# What's the impact of a crystal's frequency stability, ESR and load capacitance on micro-controllers?

I'm choosing a crystal for MK20DX256VLH7, but I can't seem to find enough information in MK20's datasheet for the oscillator.

So, what I'm interested in knowing is: What is the impact of crystals' frequency stability, ESR, and load capacitance on the performance of the MCU? Would it be acceptable to use 20 ppm, 150 Ohm, and 8 pF values?

The other question on my mind is: By what margin I can deviate from these specs without affecting the performance of the MCU? Can I choose 18 or 15 ppm? Can I reduce the ESR down to 40 Ohms? Can I select load capacitance of 4 pF?

• Do you mean "crystal" (rather than "crystal oscillator")? – Andy aka Feb 9 '18 at 16:01
• Yes, I meant a crystal e.g. FW1600010. – scriptsNgiggles Feb 11 '18 at 7:55

The crystal in combination with the circuit on the microcontroller forms a crystal oscillator. The function of this circuit is to provide a clock for the microcontroller.

You could also use Spehro's Suggestion and use an external crystal oscillator. That combines a crystal and a circuit containing everything that's needed to make that clock signal.

It might be slightly cheaper to use a crystal instead of the crystal oscillator. However, you should follow the recommendations of the microcontroller's datasheet regarding that crystal, there mainly frequency is important. You should also follow the recommendations of the crystal manufacturer's datasheet, there the load capacitance is important.

It is not difficult to get this "right" but get it wrong and it just won't work and that will be a pain.

Also a parameter like the 20ppm accuracy is often irrelevant as crystals are by themselves already very accurate. Also the microcontroller itself doesn't care about accuracy, it would still work even if the clock is extremely inaccurate and varying over temperature and whatnot.

It would probably be better for you to choose a crystal oscillator rather than a crystal. You just buy it and it works, and is guaranteed to start and conform to stated specifications.

If you are using a crystal then you need to consider drive power, load capacitance, accuracy as well as other things. In the datasheet they recommend you to refer to the crystal manufacturer for information. The crystal manufacturer will likely be similarly unhelpful and point you back to the IC maker.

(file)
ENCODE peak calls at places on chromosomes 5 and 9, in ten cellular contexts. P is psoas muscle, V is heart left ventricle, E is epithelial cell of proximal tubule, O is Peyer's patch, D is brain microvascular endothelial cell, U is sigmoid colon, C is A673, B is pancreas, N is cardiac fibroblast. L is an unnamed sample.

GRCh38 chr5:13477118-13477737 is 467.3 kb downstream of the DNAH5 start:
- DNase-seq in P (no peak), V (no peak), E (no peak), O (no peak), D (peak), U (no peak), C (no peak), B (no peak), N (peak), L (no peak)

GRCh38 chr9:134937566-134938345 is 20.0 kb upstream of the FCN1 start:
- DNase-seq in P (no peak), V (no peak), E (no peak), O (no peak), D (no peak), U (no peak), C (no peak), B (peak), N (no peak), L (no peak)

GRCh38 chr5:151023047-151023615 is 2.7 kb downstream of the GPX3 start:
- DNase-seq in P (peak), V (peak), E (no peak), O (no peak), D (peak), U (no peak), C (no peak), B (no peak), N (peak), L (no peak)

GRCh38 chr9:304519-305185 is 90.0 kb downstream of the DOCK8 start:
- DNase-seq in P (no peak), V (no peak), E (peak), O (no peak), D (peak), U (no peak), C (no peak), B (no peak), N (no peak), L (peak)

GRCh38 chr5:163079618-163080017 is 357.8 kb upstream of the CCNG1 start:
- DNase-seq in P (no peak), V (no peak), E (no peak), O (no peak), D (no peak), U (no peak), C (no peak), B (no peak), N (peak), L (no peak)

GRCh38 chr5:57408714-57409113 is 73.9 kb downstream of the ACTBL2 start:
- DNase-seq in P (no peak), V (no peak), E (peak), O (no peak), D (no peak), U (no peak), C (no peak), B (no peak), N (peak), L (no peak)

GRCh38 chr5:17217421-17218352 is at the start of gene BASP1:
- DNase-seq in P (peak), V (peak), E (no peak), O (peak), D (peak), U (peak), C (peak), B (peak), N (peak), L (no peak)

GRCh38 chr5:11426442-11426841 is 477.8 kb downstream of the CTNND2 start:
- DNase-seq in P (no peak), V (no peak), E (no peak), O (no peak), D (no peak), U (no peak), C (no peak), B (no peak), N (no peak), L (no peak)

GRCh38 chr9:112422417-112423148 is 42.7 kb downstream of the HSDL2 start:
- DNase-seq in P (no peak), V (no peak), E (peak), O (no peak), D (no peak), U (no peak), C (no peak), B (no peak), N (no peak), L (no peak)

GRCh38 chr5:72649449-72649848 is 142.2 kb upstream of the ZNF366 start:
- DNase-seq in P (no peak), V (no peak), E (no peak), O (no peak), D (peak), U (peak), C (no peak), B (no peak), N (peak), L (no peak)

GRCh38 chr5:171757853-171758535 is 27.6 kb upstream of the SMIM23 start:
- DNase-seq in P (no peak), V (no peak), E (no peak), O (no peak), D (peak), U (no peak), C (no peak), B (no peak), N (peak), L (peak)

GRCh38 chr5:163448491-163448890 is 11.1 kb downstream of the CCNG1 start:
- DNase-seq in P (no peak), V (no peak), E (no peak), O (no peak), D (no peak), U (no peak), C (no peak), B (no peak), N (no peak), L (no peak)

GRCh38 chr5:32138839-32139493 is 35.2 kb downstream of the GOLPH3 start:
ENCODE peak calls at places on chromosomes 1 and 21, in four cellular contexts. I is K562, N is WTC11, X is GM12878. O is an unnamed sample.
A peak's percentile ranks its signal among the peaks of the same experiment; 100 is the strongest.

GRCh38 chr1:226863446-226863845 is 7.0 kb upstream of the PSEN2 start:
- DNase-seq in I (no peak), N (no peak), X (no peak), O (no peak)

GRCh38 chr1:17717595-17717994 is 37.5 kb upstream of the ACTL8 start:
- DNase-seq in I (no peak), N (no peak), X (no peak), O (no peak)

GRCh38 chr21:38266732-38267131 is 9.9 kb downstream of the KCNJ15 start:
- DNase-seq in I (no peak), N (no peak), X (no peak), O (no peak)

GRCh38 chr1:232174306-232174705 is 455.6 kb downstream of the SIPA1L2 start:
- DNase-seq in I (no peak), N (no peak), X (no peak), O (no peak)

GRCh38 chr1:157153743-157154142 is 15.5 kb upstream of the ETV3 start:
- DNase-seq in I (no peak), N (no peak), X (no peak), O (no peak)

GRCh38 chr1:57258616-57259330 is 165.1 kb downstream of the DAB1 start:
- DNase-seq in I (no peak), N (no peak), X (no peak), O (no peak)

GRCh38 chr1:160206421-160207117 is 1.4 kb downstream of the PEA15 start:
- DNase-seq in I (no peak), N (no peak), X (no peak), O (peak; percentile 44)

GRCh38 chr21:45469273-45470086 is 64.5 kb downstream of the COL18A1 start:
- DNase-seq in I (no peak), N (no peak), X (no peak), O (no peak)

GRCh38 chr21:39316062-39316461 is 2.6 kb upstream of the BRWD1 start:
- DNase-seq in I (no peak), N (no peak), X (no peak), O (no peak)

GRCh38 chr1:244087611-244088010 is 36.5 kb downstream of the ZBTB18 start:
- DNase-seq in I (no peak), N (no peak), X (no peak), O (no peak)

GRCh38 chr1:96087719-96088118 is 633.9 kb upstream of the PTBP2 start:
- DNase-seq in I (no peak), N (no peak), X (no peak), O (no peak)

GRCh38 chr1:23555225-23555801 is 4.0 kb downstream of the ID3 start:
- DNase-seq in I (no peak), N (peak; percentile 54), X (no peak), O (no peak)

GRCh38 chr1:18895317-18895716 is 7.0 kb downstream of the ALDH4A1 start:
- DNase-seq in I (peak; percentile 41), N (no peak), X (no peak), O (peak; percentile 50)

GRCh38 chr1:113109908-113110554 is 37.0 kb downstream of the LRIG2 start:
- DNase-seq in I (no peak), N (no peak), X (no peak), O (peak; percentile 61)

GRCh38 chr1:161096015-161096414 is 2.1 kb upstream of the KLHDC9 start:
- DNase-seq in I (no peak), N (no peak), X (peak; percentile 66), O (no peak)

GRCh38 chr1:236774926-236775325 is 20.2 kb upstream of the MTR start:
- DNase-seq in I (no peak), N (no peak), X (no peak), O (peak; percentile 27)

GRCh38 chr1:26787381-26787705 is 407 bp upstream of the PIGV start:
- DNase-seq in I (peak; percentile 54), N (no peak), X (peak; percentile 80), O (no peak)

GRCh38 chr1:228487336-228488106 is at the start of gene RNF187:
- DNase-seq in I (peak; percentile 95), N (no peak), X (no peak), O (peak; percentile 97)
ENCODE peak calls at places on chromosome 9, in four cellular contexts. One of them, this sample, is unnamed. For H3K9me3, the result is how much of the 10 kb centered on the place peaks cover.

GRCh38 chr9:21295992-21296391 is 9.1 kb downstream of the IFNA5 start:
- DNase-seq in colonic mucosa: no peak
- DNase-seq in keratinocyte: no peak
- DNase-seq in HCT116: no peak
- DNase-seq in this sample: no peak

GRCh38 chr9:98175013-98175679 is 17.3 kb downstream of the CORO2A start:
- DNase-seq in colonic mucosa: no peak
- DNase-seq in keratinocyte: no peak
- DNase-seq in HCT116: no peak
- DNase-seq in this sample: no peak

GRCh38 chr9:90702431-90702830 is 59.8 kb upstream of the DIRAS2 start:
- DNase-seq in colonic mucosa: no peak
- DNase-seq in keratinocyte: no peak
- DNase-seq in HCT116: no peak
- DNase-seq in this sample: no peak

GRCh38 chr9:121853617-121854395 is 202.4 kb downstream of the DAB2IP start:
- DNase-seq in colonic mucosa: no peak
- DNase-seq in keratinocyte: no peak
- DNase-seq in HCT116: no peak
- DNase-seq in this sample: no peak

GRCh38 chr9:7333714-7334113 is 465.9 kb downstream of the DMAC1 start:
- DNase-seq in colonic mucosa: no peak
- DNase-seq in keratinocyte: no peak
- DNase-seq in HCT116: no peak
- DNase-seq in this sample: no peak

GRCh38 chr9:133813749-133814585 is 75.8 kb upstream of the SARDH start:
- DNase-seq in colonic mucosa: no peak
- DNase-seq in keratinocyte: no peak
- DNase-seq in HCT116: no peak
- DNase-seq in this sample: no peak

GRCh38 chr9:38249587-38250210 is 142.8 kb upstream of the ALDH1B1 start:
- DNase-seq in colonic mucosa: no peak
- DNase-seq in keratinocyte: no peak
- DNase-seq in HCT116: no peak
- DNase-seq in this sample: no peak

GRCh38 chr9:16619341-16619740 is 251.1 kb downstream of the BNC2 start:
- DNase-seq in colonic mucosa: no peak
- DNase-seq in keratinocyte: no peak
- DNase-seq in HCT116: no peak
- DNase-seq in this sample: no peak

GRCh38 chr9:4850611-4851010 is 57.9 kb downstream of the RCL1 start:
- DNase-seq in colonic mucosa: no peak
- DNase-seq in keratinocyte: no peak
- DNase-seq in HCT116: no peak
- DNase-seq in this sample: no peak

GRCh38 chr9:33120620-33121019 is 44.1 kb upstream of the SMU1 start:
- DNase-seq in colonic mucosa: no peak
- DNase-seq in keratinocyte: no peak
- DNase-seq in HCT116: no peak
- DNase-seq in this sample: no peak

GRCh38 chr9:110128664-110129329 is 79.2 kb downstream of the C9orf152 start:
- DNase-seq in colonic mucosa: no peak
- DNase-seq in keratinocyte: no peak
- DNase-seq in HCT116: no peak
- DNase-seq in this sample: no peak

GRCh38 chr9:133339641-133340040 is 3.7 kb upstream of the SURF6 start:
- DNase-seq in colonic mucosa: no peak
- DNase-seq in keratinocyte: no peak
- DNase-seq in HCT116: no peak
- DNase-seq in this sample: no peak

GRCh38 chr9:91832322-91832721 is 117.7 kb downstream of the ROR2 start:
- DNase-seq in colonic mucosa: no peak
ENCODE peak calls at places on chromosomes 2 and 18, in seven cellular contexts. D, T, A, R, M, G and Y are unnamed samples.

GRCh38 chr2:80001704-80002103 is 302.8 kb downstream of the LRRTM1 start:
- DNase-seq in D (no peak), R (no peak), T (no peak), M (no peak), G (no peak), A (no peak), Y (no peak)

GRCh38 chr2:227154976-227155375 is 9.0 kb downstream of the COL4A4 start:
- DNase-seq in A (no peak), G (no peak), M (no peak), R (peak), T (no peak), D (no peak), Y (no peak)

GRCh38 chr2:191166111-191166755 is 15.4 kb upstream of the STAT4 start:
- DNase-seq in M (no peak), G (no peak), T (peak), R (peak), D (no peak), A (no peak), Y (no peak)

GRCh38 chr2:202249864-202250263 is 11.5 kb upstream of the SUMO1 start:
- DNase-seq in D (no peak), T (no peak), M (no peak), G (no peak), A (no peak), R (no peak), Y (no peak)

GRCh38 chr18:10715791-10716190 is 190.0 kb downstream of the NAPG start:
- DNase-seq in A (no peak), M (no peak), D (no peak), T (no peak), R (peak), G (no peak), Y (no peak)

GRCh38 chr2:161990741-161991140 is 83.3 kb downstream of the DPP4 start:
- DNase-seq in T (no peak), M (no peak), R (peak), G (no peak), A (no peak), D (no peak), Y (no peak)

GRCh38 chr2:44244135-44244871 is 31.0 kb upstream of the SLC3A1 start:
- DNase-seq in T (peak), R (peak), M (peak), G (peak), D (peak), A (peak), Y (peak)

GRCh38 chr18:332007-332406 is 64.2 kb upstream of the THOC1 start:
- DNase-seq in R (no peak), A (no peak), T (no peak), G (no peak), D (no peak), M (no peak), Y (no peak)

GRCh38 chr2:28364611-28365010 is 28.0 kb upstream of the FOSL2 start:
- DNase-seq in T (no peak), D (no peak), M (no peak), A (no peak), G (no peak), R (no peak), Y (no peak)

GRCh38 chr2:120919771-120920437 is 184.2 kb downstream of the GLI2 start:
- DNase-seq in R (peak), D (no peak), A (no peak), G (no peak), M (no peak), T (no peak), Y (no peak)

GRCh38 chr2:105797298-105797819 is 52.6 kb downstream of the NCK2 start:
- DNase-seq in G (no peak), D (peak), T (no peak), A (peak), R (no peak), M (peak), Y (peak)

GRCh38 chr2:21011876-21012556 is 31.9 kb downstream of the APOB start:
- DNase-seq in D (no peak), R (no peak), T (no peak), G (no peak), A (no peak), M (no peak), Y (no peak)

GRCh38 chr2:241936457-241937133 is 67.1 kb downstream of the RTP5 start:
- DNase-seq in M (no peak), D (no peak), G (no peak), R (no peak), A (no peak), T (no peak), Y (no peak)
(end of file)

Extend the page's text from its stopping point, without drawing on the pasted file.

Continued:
You should get the load capacitance correct. Refer to the formulas for calculating it, which I won't repeat here, it's not simply the stated load capacitance stated for the crystal, it's double that minus whatever capacitance is built into the chip or exists parasitically.

If you exceed the maximum drive power you can cause early aging or even failure of the crystal. This is more of a potential issue with smaller SMT crystals which have maximum drive power of 100uW or less compared to mW for HC-49 style crystals. Lower ESR is better. Some crystal manufacturers recommend you measure typical drive power, which requires special FET probes. You can determine an upper limit to the drive power from the ESR, but that may be too constraining. Low frequency tuning fork crystals (like the typically 32.768kHz crystal which your chip can use for one of the oscillators) usually require a series resistor to limit the drive power.

As to whether frequency drift and initial accuracy is a potential problem for you, only you know to what use you are putting the chip, so this is entirely for you to evaluate from a system point of view.

• Well, the vast majority of microcontrollers use crystals (or resonators), not complete external oscillators. That is, the oscillator is partially internal and when you hook up a crystal and some passives to 2 designated pins, you get a crystal oscillator circuit. It is really just a matter of RTFM and see what the manufacturer tells you to do, then do it. And in most cases the values of the passives really don't matter that much. – Lundin Feb 9 '18 at 15:32
• @Lundin which doesn't mean (in the most cases) that you can't simply inject a square wave on the Xin pin and leave the Xout disconnected to make it work with an external oscillator. – Arsenal Feb 9 '18 at 15:40
• @Lundin My point is that RTFM does not lead to useful guarantees. If it fails to start (say) at the lower end of the temperature range because of reduced gm of the Pierce oscillator amplifier then you have a problem, not the suppliers because they don't have that spec on their datasheet and do not ( will not) guarantee it to work. Indeed, usually it will work acceptably for non-critical applications and maybe that's fine. OP has a relatively expensive Cortex M4 processor and an oscillator is a reasonable solution. – Spehro Pefhany Feb 9 '18 at 15:47

If you are concerned about time and frequency sensitivity and you don't know enough about XTAL OSC design, then you definitely want a Crystal Clock chip.

They are cheap, relable and have a variety of choices on stability and tolerance.

I would choose a $1~2 (1k) TCXO chip Choose from desired ppm over temperature. 10 ppm, 5, 3,2.5,2,1 ppm. There may be volumes of books on how to make a 1 ppm TCXO by now, but circa mid 90's we made one for about$1 using special jigs to instant sort xtals and varicaps for tempco and C(V1/V2) using 25 cent crystals and a 3rd order algorithm I created for HC11 controlled 928 MHz Tx synth.

Many oscillators for MCUs are designed in a similar way. So you might find more information on another data sheet preferably from the same manufacturer. You can also look for application rapports concerning CPU clocks. I found that even if capacitors are omitted the MCU works fine. Perhaps because there are enough stray capacitances around – these usually are in pF range. But my circuits are for teaching and I can simplify a lot of things with no penalty to save time and components. But If I design for a market then I try to follow advice just to be sure.